In 2010, we started to develop our own learning management system, and at the same time we were working on iSpring Cloud, a commercial PowerPoint sharing platform. We gave iSpring Cloud a low priority, but now I think we should have focused on Cloud rather than the LMS. In that case we would have been much farther in the e-Learning industry. Creating a sharing platform first would have allowed us to provide unique value to customers, and thus differentiate from other vendors.
Today, 160,000 learners use iSpring Learn LMS. In 2017, new features will appear, and we will be ready to compete with industry leaders. We understand that it’s not easy to move from one LMS to another, and this can be an obstacle for those clients who’ve already invested a lot of time and money into their current LMSs. And we know how to address the issue: we can transfer content items, data on learners’ activity, and course structure.
Kapp: Can you explain the various products offered by iSpring?
Uskov: iSpring offers a full range of solutions to cover all requirements educators may have. First, we have authoring tools for business and academia. The flagship product is iSpring Suite, a full-featured e-Learning authoring kit.
Second, we have cloud-based services: iSpring Learn LMS and iSpring Cloud, a content sharing portal. Also, we offer free mobile apps. With the apps, e-teachers can manage their content on the go, and e-students can conveniently access learning materials, even offline.
Our tools are fully integrated with each other and form a flexible environment where users can develop and deliver learning content.
Kapp: Having started in Russia and grown to be an international company can you tell us a little about the Russian eLearning market and how it might be similar or different from other markets around the world?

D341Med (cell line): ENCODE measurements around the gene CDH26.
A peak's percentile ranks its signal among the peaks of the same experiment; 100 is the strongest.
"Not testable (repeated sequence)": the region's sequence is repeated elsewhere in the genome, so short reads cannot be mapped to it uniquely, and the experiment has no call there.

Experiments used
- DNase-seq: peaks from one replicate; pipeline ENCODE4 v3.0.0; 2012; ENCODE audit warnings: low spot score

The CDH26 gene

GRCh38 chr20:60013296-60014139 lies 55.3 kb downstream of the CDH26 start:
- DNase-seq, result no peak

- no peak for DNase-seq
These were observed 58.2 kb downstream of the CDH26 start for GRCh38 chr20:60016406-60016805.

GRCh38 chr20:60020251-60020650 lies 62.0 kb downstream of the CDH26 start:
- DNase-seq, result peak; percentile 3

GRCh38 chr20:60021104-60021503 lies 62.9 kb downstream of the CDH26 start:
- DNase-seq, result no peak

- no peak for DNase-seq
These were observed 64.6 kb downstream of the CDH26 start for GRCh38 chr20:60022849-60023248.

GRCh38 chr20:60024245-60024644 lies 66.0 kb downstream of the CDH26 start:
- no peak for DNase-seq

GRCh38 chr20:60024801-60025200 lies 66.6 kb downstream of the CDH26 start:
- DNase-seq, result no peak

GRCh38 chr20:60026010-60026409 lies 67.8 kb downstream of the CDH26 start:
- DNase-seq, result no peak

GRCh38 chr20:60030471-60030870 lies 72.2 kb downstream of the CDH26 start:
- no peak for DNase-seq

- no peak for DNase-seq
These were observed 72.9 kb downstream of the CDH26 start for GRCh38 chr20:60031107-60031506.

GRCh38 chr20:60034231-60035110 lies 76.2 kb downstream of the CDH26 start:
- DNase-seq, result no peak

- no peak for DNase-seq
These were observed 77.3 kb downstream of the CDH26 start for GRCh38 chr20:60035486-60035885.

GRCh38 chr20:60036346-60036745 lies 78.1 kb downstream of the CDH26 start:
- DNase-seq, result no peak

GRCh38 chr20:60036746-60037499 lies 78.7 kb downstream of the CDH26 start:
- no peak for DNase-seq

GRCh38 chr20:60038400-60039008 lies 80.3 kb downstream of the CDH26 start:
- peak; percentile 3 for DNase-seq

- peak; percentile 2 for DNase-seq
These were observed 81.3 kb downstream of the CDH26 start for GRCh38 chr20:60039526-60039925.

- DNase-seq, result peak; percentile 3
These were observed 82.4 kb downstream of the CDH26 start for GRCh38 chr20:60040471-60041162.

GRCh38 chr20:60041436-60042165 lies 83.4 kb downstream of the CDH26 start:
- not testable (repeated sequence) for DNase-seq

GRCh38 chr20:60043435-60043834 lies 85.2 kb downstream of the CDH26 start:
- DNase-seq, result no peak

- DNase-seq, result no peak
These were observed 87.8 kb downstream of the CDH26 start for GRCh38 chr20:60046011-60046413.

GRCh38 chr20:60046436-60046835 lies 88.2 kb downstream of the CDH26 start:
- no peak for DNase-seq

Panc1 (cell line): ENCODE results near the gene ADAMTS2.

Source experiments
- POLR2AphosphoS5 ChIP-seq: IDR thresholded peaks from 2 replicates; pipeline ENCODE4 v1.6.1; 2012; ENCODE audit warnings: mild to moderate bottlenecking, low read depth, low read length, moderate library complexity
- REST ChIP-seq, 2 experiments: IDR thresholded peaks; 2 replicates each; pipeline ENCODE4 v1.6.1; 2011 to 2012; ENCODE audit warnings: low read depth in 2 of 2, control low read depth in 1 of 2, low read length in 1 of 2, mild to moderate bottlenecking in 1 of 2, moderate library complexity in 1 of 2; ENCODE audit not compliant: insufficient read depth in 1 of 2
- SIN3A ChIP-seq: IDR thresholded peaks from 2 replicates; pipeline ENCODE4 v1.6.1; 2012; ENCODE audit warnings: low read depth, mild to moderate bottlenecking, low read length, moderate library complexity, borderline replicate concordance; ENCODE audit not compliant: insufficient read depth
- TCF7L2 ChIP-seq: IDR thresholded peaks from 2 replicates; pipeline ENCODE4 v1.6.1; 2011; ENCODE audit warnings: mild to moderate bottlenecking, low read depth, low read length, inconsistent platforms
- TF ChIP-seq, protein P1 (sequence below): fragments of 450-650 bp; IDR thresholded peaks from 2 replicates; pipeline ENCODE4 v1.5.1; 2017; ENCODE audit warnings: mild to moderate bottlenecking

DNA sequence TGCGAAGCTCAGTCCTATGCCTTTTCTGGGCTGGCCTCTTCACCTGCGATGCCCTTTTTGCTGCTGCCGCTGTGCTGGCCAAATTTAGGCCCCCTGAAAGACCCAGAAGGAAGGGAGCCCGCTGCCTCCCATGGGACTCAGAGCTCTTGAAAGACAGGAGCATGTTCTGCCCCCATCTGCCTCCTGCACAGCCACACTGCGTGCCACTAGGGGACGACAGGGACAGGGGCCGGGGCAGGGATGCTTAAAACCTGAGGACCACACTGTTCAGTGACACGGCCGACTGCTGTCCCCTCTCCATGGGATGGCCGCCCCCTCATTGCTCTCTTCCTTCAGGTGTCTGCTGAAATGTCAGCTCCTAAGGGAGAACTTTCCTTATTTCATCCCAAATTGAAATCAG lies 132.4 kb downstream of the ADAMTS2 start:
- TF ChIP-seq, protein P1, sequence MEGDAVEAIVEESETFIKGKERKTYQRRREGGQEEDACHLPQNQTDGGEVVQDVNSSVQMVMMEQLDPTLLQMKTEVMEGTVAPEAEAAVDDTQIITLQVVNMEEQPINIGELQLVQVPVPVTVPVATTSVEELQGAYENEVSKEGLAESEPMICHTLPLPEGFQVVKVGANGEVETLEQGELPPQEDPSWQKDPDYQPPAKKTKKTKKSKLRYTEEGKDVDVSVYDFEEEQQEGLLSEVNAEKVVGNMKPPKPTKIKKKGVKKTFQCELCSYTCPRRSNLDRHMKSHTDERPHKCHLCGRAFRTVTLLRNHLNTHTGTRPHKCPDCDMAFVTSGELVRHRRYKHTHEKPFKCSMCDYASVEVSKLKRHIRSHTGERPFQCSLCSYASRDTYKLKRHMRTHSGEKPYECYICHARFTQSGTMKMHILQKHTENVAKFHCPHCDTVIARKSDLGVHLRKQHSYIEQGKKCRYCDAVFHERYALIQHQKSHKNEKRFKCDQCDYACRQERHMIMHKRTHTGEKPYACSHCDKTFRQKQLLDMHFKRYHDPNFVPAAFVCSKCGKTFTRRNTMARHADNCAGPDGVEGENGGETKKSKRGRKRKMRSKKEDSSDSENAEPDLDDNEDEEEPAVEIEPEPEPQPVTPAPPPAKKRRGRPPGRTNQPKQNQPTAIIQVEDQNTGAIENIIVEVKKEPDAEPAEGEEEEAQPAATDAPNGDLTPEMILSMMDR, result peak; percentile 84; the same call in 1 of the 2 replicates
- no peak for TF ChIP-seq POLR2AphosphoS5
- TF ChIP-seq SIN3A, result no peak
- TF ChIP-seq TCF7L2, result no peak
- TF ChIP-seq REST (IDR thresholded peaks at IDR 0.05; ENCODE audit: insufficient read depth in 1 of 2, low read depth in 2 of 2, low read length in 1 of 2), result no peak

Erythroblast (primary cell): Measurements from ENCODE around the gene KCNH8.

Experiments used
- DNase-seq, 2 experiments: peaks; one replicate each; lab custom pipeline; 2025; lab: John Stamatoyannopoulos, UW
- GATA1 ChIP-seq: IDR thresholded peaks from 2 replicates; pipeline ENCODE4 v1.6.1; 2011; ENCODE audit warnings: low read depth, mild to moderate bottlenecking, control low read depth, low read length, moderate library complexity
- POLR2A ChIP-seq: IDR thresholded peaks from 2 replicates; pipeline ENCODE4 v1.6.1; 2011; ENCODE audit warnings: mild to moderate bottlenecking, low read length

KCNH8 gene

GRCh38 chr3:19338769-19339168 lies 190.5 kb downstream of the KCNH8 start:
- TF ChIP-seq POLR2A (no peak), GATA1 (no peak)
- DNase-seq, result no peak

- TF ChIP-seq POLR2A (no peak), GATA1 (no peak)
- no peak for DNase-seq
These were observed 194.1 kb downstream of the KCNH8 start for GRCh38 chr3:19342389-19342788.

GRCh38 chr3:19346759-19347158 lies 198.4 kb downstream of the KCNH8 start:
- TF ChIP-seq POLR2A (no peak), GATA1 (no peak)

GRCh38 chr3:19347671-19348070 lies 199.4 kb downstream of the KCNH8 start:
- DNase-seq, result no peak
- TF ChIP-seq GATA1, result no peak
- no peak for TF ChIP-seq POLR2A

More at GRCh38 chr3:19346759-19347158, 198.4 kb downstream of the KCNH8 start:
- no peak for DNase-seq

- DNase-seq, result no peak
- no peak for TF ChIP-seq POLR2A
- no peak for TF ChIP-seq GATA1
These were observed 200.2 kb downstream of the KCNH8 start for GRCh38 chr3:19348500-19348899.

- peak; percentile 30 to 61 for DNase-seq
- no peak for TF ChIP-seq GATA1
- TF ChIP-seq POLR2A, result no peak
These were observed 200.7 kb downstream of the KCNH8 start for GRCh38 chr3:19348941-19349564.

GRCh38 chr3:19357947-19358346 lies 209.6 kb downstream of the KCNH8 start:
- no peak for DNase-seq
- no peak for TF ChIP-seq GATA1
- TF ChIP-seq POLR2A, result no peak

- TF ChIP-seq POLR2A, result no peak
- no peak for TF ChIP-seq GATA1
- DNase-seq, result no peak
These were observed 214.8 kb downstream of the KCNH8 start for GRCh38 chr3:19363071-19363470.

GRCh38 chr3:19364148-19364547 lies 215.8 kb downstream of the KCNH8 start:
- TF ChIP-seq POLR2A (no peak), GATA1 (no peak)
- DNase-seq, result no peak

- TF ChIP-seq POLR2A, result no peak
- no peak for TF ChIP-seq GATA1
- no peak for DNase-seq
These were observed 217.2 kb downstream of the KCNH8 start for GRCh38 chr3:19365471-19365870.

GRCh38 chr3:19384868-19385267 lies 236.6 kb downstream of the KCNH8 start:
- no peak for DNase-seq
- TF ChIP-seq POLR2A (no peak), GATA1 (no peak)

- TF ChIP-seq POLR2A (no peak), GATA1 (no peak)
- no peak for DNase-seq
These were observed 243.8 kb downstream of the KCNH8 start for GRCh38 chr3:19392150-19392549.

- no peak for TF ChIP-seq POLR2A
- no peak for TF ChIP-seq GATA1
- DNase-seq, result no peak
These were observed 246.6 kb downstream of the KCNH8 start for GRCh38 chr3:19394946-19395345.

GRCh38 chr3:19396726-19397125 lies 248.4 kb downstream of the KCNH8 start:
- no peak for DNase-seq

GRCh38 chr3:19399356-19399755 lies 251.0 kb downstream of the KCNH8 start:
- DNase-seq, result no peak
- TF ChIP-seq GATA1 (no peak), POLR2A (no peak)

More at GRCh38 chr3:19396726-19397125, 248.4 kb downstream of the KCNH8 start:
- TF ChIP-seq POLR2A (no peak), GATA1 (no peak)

Uskov: The e-Learning market emerged in Russia later than in the US, and it still lags behind the market in North America and Western Europe. However, e-learners in Russia are very technologically skilled; their requirements for software are quite high. That’s why we often beta-test new features with the Russian audience first and then offer them overseas.
Furthermore, the e-Learning market in Russia grows faster than in the rest of the world. Last year, iSpring sales grew by 35% on the global market and by 90% in Russia. That’s faster than the average market growth rate.
iSpring clientele in Russia is mainly businesses, from entrepreneurs to large corporations. The share of educational institutions is lower.
Kapp: What do you see as the future of eLearning and authoring tools?
Uskov: Your question reminds me of a book by Isaac Asimov titled “Profession”. It shows a very interesting vision of the future of learning. While we don’t have machines which infuse knowledge directly into the brain yet, the trend clearly points in that direction. We now see a whole new generation of Millennials and Gen Zers who grew up with computers and the Internet in their homes and mobile devices in their hands. Learning and communicating digitally is already a natural part of life for them. This is a trend now, and e-Learning fits into their lifestyle very well. So the prevalence of e-Learning will grow, and it will embrace the spheres where it’s not popular now. However, nothing will substitute traditional education, and we have to keep focus on the quality of online learning.
As for authoring tools, I think their role is supportive. An educator’s job is similar to that of a programmer or a writer. Time goes by, but programmers keep writing code just like they used to do in the ‘80s. The key tools for writers are their brains and imagination. Authoring tools for e-Learners make content creation more convenient and easy, but they cannot replace creativity.
Kapp: What advice would you give to someone just entering the field?
Uskov: First, I want to congratulate them: they made the right choice. It is a fast growing industry with astonishing opportunities for development and career growth. The community they are going to join is very creative: educators are usually innovative, intelligent and well-motivated. I believe they should focus on generating ideas and developing valuable content, and technology vendors like iSpring are here to support their creativity.